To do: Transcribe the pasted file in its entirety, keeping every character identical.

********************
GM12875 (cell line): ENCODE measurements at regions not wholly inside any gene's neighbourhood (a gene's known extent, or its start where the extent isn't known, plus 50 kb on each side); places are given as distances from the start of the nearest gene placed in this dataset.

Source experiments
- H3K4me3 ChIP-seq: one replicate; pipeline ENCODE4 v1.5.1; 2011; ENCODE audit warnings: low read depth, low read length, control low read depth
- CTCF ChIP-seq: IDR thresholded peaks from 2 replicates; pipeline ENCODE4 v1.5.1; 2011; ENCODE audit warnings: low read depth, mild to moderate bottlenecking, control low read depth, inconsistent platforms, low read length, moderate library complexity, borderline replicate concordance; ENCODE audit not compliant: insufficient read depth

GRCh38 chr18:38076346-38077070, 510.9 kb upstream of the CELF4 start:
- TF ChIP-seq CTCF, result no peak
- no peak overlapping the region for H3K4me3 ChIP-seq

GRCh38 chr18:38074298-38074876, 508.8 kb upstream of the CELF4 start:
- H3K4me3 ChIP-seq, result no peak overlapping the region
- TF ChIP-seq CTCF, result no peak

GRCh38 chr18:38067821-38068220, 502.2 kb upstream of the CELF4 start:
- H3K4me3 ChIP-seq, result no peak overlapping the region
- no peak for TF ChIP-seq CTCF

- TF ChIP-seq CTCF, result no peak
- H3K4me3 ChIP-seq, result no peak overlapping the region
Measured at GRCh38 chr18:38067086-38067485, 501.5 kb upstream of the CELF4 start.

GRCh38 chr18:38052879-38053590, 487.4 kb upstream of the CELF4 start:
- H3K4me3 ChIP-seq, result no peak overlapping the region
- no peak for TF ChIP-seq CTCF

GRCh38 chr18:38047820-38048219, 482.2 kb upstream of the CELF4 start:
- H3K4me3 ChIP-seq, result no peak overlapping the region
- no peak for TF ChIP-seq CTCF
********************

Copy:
GM12875 (cell line): ENCODE measurements at regions not wholly inside any gene's neighbourhood (a gene's known extent, or its start where the extent isn't known, plus 50 kb on each side); places are given as distances from the start of the nearest gene placed in this dataset.

Source experiments
- H3K4me3 ChIP-seq: one replicate; pipeline ENCODE4 v1.5.1; 2011; ENCODE audit warnings: low read depth, low read length, control low read depth
- CTCF ChIP-seq: IDR thresholded peaks from 2 replicates; pipeline ENCODE4 v1.5.1; 2011; ENCODE audit warnings: low read depth, mild to moderate bottlenecking, control low read depth, inconsistent platforms, low read length, moderate library complexity, borderline replicate concordance; ENCODE audit not compliant: insufficient read depth

GRCh38 chr18:38076346-38077070, 510.9 kb upstream of the CELF4 start:
- TF ChIP-seq CTCF, result no peak
- no peak overlapping the region for H3K4me3 ChIP-seq

GRCh38 chr18:38074298-38074876, 508.8 kb upstream of the CELF4 start:
- H3K4me3 ChIP-seq, result no peak overlapping the region
- TF ChIP-seq CTCF, result no peak

GRCh38 chr18:38067821-38068220, 502.2 kb upstream of the CELF4 start:
- H3K4me3 ChIP-seq, result no peak overlapping the region
- no peak for TF ChIP-seq CTCF

- TF ChIP-seq CTCF, result no peak
- H3K4me3 ChIP-seq, result no peak overlapping the region
Measured at GRCh38 chr18:38067086-38067485, 501.5 kb upstream of the CELF4 start.

GRCh38 chr18:38052879-38053590, 487.4 kb upstream of the CELF4 start:
- H3K4me3 ChIP-seq, result no peak overlapping the region
- no peak for TF ChIP-seq CTCF

GRCh38 chr18:38047820-38048219, 482.2 kb upstream of the CELF4 start:
- H3K4me3 ChIP-seq, result no peak overlapping the region
- no peak for TF ChIP-seq CTCF